Tag Archives: Peter Williamson

Our Symposium: A Model for Teacher Educator and Policy Development

Clare Kosnik and Peter WilliamsonOur Symposium was amazing. For those who have read the blog postsIMG_2609 about it, I (Clare) am sure you got the sense that it was very interesting and productive. One of the words I would use to describe it is dynamic. There was such enthusiasm to discuss and grapple with the issues that we moved so beyond where we started (how to integrate digital technology into teacher education). Given that most people did not know each other, came from different countries, and had different areas of specialization (digital technology, teacher educators, teachers, policy) these differences did not divide us but they somehow brought us together to form a community. Not wanting to sound sentimental or superficial, I feel that something “magical” happened at the Symposium. The barriers melted away instantly and learning happened. Jean Murray’s “speed dating” opening activity immediately got us talking to each other. The laughter as we discovered interesting facts each other (e.g., John was fired as a gravedigger) raised the noise level to a crescendo. From there the Symposium developed into a committed group of educators focused on learning.Participants

Lin GoodwinThe two-day event was not like anything I have never experienced in my life – there was no posturing, there was careful listening, comments were relevant, questions were thoughtfully phrased, and there was commitment to something larger than individual research agendas. The interactions were respectful and genuine. I had assumed we would learn much about each other’s research and national contexts, I did not think that we would become a little community of teacher educators looking at the larger questions of education within a changing world. The level of enthusiasm was still sky high at the end of two intense days. There was no rush to leave or end the discussion.

Alyson BakerSo often in academia, department meetings are monopolized by issues such as timetabling. Conferences presentations are often more monologues that discussion. We need time to talk about the issues. The structure of the Symposium worked well – mini presentations by each person and time for large and small group discussion. This Connection Grant was not extravagant – we did it on a shoe-string budget. A number of universities contributed small amounts and we stretched our dollars. Given the money spent on university and government-based initiatives there is money for these kinds of events. Governments and universities need to spend their money thoughtfully and carefully – I would say, let’s use our Symposium as a Graham Parr and Scott Bulfinmodel of professional development for teacher educators and for policy development – bring the researchers together, devise a format for sharing and discussion, and let them proceed. I suspect the guidelines for education that they develop will be sensible and feasible.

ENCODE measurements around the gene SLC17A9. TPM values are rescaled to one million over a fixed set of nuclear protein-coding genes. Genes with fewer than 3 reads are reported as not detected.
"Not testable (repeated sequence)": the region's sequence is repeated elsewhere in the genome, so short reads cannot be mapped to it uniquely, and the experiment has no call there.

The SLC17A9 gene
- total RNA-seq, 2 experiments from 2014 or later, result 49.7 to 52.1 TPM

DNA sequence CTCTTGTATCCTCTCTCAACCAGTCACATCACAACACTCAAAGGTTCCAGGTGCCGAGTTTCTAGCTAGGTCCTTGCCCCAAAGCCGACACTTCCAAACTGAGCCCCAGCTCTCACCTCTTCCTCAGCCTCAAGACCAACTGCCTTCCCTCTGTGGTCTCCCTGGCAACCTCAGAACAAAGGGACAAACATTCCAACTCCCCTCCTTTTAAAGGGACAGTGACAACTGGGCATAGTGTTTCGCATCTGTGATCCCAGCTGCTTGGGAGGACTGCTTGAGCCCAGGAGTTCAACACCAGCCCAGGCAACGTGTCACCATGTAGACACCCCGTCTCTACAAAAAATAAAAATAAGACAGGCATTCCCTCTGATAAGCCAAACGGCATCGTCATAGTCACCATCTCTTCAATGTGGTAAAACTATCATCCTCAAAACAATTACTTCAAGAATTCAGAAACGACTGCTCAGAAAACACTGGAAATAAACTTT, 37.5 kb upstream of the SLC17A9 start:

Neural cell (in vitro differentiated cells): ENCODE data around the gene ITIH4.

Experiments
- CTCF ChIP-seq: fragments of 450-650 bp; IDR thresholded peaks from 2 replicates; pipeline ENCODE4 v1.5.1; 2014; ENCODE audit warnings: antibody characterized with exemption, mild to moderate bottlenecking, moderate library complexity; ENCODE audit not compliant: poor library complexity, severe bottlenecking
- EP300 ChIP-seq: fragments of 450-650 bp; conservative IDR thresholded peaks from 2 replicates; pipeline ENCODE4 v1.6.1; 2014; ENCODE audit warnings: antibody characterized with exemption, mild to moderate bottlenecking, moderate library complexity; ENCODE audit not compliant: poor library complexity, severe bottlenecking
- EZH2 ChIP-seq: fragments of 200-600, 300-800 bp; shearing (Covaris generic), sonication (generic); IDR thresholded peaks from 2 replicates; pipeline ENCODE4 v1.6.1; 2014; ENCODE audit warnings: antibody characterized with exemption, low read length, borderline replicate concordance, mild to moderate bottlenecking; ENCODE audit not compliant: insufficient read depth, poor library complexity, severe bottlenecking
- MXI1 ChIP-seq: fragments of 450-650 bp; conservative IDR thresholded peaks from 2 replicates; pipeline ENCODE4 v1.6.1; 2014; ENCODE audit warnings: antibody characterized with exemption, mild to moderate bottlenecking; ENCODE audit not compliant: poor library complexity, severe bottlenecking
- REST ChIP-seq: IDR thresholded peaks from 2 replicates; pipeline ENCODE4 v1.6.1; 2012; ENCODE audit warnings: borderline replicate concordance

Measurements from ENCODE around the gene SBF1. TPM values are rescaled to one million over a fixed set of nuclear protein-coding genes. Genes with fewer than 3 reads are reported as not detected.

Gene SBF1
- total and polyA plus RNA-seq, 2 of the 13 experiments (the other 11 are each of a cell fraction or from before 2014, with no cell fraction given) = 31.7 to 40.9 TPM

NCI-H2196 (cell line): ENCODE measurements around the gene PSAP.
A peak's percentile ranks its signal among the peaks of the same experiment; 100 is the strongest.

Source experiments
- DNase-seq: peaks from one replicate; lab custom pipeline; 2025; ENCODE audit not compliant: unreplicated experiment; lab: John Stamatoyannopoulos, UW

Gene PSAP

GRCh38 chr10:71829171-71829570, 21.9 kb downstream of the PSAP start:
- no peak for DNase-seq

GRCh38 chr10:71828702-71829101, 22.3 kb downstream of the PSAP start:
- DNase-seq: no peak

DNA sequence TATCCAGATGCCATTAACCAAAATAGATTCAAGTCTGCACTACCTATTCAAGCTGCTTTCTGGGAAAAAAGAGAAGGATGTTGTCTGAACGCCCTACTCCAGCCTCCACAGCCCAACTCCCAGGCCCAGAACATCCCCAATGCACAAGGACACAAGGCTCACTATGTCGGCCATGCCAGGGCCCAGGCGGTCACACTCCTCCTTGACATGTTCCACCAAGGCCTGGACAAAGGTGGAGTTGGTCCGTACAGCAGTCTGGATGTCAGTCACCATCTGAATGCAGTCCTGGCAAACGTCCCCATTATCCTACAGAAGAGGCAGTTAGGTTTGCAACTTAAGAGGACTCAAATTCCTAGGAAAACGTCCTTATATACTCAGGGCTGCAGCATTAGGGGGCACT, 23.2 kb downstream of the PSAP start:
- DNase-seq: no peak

Pooja Dharamshi Securing the grant and organizing the logistics were demanding. Our challenge now is to build on what we built and experienced. It is not just that I have much to learn from the amazing colleagues at the Symposium, but I also know that we are much stronger as a group. Teacher education is under siege. Individuals cannot resolve the challenges we face in teacher education but as a group perhaps we can do “something.” There has never been greater need to work together. I feel gratified — all of the work was so worth it. Thank you to the 16 participants who made this unique experience one I will never forget. I am eager to continue our collaborations. This website and blog will provide updates on our continued work together.

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International Symposium: Digital Technology and Literacy/English Teacher Education

Making ConnectionsAs many of our blog followers know we are hosting the Symposium : Rethinking Literacy Teacher Education for the Digital Era: Teacher Educators, Literacy Educators, and Digital Technology Experts Working Together. One of the main activities of the project is bringing together 17 experts from three fields and 4 countries (Canada, US, UK, and Australia) to address the following questions.
• How can literacy/English teacher educators (LTEs) prepare student teachers to develop and implement literacy programs that capitalize on digital technology (DT)?
• What teacher education curriculum changes are required to better prepare future teachers to integrate technology in their own teaching?
• What professional learning support do LTEs need to develop courses that will integrate and make greater use of DT?
The Symposium will be held over two days: June 5 and 6 in London England. We will send updates daily.

As academics we tend to work in our “silo” which although allows us to specialize it has limitations. The symposium will provide an opportunity to work in an inter-disciplinary manner which may help us move forward the field of literacy teacher education. The participants are:

Canada
Clare Kosnik (P.I.)
Clive Beck – Co-applicant – OISE/University of Toronto
Pooja Dharamshi – OISE/University of Toronto
Cathy Miyata – OISE/University of Toronto
Lydia Menna – OISE/University of Toronto
Shawn Bullock – Simon Fraser University

England
Jean Murray – Co-applicant – University of East London
Bethan Marshall – Co-applicant – King’s College
John Yandell – Institute of Education, University of London
Sue Dymoke – University of Leicester
Sam Twiselton – Sheffield Hallam University
Alison Baker – University of East London

U.S.
Lin Goodwin – Co-applicant – Teachers College
Peter Williamson – University of San Francisco

Australia
Simone White – Co-applicant – Monash University
Graham Parr – Monash University
Neil Selwyn – Monash University
Scott Bulfin – Monash University

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